Note: This guide assumes that a traditional charcoal grill is in use requiring matches or an external lighter rather than grills with electric starters.
Grilling is a summer favorite for many, but it can easily turn into a disaster when the fire keeps going out and you have to start all over again.
This problem is so frustrating, especially when you’re cooking for a large group of people. You spend all that time getting the grill ready, and then the fire keeps going out!
A struggle those gas grill folks just don’t get.
Outdoor Family HQ has your back. In this guide about the best way to get a charcoal grill to stay lit, we will teach you helpful tricks to make sure your fire lights and stays lit the first time, and other useful information about grilling with charcoal.
- Fail-Proof Steps for Lighting a Charcoal Grill
- Most Common Mistakes When Lighting Charcoal Grills
- Wrapping Up Keeping a Charcoal Grill Lit
Fail-Proof Steps for Lighting a Charcoal Grill
Lighting a charcoal barbecue or grill can sometimes be a lengthy process; but, with the right tools and techniques, it can be a breeze. Here are the steps you need to follow to have a successful cookout:
1.) Clean Your Grill
Before you do anything, make sure your grill is clean. This means removing any old ashes, grease build-up, or leftover food from previous cookouts.
Pro Tip: Cleaning your grill should actually take place AFTER each time you use it. This will prevent unnecessary corrosion and lengthen the life of your grill.
Debris from previous grilling sessions affects the flow of oxygen to the fuel, making it difficult to keep it lit and to control temperature via the grill vents.
This is especially true if you’re using a charcoal grill that is stationary like the ones you’d find while you’re camping.
2.) Choose Your Charcoal
There are several different types of charcoal on the market, so it’s important to select the one that is best suited for your needs.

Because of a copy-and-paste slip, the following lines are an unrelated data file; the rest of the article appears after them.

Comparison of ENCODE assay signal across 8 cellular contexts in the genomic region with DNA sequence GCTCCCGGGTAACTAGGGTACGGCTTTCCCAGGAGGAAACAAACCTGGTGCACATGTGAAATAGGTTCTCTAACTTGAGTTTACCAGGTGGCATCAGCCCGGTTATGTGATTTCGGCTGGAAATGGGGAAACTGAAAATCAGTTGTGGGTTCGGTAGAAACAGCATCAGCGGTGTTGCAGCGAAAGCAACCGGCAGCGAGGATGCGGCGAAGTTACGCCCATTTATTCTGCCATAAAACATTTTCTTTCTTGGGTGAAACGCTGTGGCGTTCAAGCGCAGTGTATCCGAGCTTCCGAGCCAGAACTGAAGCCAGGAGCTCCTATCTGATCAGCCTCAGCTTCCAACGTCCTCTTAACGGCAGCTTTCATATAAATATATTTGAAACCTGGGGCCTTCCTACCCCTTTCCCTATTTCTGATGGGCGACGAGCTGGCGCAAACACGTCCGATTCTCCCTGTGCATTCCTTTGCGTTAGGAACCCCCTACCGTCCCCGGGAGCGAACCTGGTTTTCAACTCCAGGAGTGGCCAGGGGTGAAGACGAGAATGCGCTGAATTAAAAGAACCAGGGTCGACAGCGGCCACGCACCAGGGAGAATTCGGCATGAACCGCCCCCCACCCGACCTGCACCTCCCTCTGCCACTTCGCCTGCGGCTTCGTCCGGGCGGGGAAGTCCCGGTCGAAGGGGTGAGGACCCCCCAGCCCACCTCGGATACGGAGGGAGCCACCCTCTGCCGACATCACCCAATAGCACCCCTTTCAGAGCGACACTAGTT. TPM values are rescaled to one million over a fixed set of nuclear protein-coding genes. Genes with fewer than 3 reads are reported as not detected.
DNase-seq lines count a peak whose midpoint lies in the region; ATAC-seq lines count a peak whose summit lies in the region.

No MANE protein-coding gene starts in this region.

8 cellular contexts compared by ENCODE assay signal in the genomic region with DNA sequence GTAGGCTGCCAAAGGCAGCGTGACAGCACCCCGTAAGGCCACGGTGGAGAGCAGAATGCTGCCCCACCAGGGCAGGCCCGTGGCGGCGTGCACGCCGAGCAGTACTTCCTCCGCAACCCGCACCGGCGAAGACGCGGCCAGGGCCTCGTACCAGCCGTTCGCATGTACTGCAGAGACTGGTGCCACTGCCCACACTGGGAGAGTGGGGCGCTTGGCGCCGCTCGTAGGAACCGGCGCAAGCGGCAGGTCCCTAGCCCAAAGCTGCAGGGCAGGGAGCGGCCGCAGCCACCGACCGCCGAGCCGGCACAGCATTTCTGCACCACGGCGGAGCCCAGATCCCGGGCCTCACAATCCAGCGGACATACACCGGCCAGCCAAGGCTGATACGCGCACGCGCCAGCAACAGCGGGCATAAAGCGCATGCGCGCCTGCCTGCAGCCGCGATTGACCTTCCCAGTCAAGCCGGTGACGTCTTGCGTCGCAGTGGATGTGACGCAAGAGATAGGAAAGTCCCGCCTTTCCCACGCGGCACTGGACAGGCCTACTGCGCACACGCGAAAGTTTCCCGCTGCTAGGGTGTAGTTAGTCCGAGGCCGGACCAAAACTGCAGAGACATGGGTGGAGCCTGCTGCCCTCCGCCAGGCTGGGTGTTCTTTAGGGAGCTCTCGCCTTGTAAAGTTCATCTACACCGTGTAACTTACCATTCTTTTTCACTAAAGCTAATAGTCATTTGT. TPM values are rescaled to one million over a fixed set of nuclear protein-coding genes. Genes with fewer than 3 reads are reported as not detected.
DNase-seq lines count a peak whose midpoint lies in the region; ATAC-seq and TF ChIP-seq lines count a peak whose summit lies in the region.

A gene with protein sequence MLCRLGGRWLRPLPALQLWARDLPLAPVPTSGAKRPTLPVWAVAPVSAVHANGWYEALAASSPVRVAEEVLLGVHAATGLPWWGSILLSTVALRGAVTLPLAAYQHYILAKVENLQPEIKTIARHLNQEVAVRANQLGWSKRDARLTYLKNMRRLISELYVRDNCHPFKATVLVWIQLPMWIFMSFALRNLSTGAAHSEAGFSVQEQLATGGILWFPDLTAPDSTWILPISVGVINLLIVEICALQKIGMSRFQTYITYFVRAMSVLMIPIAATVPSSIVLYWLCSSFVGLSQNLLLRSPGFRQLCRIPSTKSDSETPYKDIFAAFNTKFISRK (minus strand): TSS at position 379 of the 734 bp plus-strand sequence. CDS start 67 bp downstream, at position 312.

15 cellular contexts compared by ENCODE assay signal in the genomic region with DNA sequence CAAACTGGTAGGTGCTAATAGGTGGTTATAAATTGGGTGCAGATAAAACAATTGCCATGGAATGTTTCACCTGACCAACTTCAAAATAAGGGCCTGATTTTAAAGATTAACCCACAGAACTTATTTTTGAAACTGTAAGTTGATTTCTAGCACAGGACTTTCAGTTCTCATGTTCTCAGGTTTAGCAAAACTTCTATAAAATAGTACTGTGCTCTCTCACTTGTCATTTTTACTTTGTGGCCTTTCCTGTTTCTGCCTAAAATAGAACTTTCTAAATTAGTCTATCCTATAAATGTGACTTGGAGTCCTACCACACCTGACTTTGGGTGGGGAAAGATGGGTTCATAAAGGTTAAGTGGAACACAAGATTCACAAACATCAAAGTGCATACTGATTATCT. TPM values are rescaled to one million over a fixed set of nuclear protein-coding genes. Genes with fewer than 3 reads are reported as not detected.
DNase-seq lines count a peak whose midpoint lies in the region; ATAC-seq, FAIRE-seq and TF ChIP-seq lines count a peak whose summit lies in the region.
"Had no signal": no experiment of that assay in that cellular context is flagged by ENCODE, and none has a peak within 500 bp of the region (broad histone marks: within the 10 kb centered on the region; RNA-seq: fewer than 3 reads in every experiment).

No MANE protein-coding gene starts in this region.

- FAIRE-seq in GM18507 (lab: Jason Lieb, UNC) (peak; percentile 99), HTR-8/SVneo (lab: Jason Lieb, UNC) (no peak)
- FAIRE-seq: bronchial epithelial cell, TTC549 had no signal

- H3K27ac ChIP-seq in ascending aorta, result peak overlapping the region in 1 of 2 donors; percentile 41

- Self-Starting Charcoal
If you’re looking for a quick and easy start, opt for self-lighting charcoal. This type of charcoal is treated with a chemical that helps it light quickly and easily.
Pro Tip: Chemically treated charcoal has a downside: the chemicals don’t just dissipate when the charcoal burns. The chemical residue coats the cooking grate of the grill (and your food) and can end up affecting the taste and aroma of your food.
- Charcoal Briquettes
Briquettes are made of charcoal, coal dust, and binding agents. They are easy to light and produce a long-lasting, steady heat making them great for all-day grilling.
Briquettes mostly burn with cooler heat. Because of their higher BTU content, they produce little ash and so are ideal for indirect “low and slow” cooking or closed appliance barbecues. They also make temperature regulation easier.
- Lump Charcoal (Lump Wood or Hardwood Charcoal)
The healthiest grill fuel and the universal choice of grill masters, lump charcoal is made of natural hardwood that has been charred, cracked, and sorted.
Lump charcoal is the purest form of barbecue fuel and imparts the most flavor to food. No chemicals, no binding agents. Just pure, simple, quality charcoal.
Hardwood charcoal heats faster and produces a hotter fire than briquettes; so, you can get the food on the grill grates faster and achieve a deeper sear and better flavor. It produces little ash, so you won’t have to clean your grill as often.
Also, it responds well to changes in airflow, making it easier for you to adjust the temperature with the grill vents.
The drawbacks: lighting and maintaining a grill fire with this fuel takes practice and patience. It doesn’t burn as long as briquettes and is a pricier fuel.
3.) Arrange Your Coals
Once you’ve chosen your fuel, it’s time to start arranging your coals.
The simplest way to successfully light charcoal the first time is by using a charcoal chimney. We recommend the Weber RapidFire Chimney Starter. Also, select a non-toxic lighting aid, such as newspaper or the charcoal bag itself (if it’s paper).
Another, more convenient option is Weber’s Lighter Cubes. These are odorless, non-toxic fire starters that won’t affect the taste or smell of the food.
Pro Tip: Sure, you can always use lighter fluid; however, like the chemicals in quick-start briquettes, chemical residue will coat your grate and food, compromising taste and aroma. The easiest way is definitely not the best way!
Remove the grate of your grill and place the chimney starter in the center of the grill.
Bunch up two pieces of newspaper, the charcoal bag, or lighter cubes in the bottom of the chimney starter. Pile charcoal on top of the paper, mixing in some wood chips if you want to increase the smoky flavor.